Sharing Lows

Compassion and the True Meaning of Empathy

 Can we learn to feel other’s pain?

Can we learn to feel other’s pain?

The word compassion comes from the Latin “with” and “suffering.”

The Greek equivalent, “empathy” is “in” plus “pain.”

It means “I hurt when you hurt.”

How do we raise a child, a family, a society of true compassion and empathy? Joan Halifax has some marvelous thought on nurturing compassion in a oft-times cold and polarized world.

Great talk for Cross+Gen conversations.

https://www.ted.com/talks/joan_halifax

Alone Together

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Technology or
Talk-knowlegy

As we expect more from technology, do we expect less from each other? 

Here are some great thoughts for a Cross+Gen discussion from Sherry Turkle’s Ted Talk, and two books “Alone Together” and “Reclaiming Conversations: The Power of Talk in a Digital Age.”

Her thinking about Robotics and Digital Artificial Intelligence would especially make a marvelous conversation starter between the ages.

Three Reflections

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Three

Reflections

We've invested the last month on the psychology, sociology and neurology of sharing highs and lows. Let's wrap up with three reflections:

Reflection 1

Think of your highest high and lowest low in the last five years.

• Where was God in the high?

• Where was God in the low?

• What wisdom have you gained from these two experiences?

Reflection 2

Put on your psychologist’s hat for a moment. What happens to a person when he or she:

• Shares a significant high with a trusted friend?

• Shares a significant low with a trusted friend?

• Falls asleep every night of his or her life knowing that he or she is loved, heard and valued?

Reflection 3

Put on your sociologist’s hat for a moment. What happens to a family when they:

• Reflect on the significant highs of the day every night?

• Reflect on the significant lows of the day every night?

• Share highs and lows, caring conversations, faith talk and reflection at the end of the day (as opposed to mornings, after school, in the car or around the dinner table)?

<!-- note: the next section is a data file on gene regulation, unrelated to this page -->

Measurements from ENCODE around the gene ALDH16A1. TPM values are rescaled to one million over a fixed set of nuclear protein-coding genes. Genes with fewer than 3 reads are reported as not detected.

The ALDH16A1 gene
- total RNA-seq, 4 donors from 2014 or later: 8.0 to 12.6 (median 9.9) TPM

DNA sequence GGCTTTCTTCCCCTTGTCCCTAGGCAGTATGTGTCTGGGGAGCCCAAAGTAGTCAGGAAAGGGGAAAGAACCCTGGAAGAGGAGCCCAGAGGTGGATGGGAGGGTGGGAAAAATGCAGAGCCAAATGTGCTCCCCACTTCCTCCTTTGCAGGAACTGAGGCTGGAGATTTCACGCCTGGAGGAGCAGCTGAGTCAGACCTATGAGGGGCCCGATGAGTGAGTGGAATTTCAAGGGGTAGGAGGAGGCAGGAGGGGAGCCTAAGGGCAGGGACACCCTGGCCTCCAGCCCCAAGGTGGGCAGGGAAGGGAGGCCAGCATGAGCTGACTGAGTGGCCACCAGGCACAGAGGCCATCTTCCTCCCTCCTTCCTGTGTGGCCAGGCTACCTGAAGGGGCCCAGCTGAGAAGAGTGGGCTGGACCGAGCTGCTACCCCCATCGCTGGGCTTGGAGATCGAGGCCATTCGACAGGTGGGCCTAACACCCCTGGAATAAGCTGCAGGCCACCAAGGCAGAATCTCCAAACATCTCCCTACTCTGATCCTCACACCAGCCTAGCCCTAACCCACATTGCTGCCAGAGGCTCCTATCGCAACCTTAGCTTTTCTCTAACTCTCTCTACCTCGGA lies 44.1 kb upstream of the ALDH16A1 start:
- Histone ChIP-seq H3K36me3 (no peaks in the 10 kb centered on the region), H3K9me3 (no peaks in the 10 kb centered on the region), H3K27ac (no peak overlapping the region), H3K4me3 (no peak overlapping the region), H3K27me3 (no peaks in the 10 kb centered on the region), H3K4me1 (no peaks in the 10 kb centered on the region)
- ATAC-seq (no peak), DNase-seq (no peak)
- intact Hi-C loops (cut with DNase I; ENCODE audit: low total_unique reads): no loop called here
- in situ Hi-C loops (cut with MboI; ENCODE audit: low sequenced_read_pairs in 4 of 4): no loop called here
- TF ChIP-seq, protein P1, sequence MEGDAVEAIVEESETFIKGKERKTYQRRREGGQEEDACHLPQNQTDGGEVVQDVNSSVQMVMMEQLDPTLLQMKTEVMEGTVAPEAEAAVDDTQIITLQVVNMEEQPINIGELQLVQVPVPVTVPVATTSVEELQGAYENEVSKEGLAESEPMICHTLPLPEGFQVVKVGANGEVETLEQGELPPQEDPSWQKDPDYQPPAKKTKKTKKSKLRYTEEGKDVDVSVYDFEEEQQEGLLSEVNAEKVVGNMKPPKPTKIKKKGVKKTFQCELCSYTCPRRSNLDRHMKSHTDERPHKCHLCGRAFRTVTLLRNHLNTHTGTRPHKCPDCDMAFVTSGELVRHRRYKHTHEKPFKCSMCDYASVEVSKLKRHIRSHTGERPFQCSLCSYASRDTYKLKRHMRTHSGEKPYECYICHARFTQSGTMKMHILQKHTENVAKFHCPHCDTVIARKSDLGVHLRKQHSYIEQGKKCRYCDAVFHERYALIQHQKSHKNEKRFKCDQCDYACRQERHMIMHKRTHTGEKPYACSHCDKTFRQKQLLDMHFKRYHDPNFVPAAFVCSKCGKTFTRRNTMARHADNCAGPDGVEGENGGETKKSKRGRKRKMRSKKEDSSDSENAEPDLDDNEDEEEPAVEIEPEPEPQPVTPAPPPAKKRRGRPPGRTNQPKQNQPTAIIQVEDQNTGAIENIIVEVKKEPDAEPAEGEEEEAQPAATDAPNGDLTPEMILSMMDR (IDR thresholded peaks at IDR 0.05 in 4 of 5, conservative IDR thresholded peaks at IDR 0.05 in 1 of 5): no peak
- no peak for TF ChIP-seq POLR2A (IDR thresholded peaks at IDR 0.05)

FAITH5 for Absent Parents

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What if you frequently have to go out of town on business? What if you are sitting on a military base half a world away? What if you are sitting in a jail or prison cell? All the more reason to connect with your kids! Your kids need you now more than ever in order to feel loved, secure and safe.

Just because you're gone doesn't mean you have to be absent.

Do everything in your power to check in regularly with your kids, ask about their highs and lows, share your own concerns, pray for them, ask for their prayers, and offer your blessing. Don’t let physical distance create emotional distance. Leverage the technology available to Skype or FaceTime or phone them. So much of communication happens without words. The smile, the eyes, the face muscles, the visual clues say more than mere words ever could. 

Let your loved ones know that even though you are away, you care too much about them to let a single day go by without building a memory they will treasure and take with them the rest of their lives. They will remember that their daddy or mommy always had time for them. You can’t buy that kind of message for a child. It will mean more to him or her than you will ever know.

Differences Between Boys and Girls When Sharing Highs and Lows

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According to Dr. Louann Brizendine in The Female Brain, little girls are born with 11 percent more brain tissue that is dedicated to speaking and listening than little boys. Little boys are born with two and a half times more brain tissue dedicated to sex drive, plus larger areas of the brain are connected to action and aggression. That’s one more reason for a pillow fight before you try to talk! If you don’t turn part of your learning process into action up front, your boys will turn it into aggression later on. Take your pick.

The Bad News
According to Dr. Brizendine, the average female speaks approximately 20,000 words each day. In a 16-hour waking day, that equals about 10 minutes per hour. The average male speaks about three and a half minutes per hour, or just 7,000 words in a day. This news is neither good nor bad; it’s just the way it is. Expect your son to share—just don’t expect him to share as much.

Most nights in the Melheim home, Kathryn Elizabeth would share her highs and lows for 5-10  minutes once we got her started. Joseph Martin would generally “get it over with” in three seconds using three or four syllables: “school sucks” and “almost Friday.” According to the Woman’s Passion website most girls actually enjoy talking more than most boys. It’s a matter of chemistry.  The simple speech act causes emission of hormones in a woman’s brain, giving her the same sensations which a drug addict feels after he receives a long-awaited dose.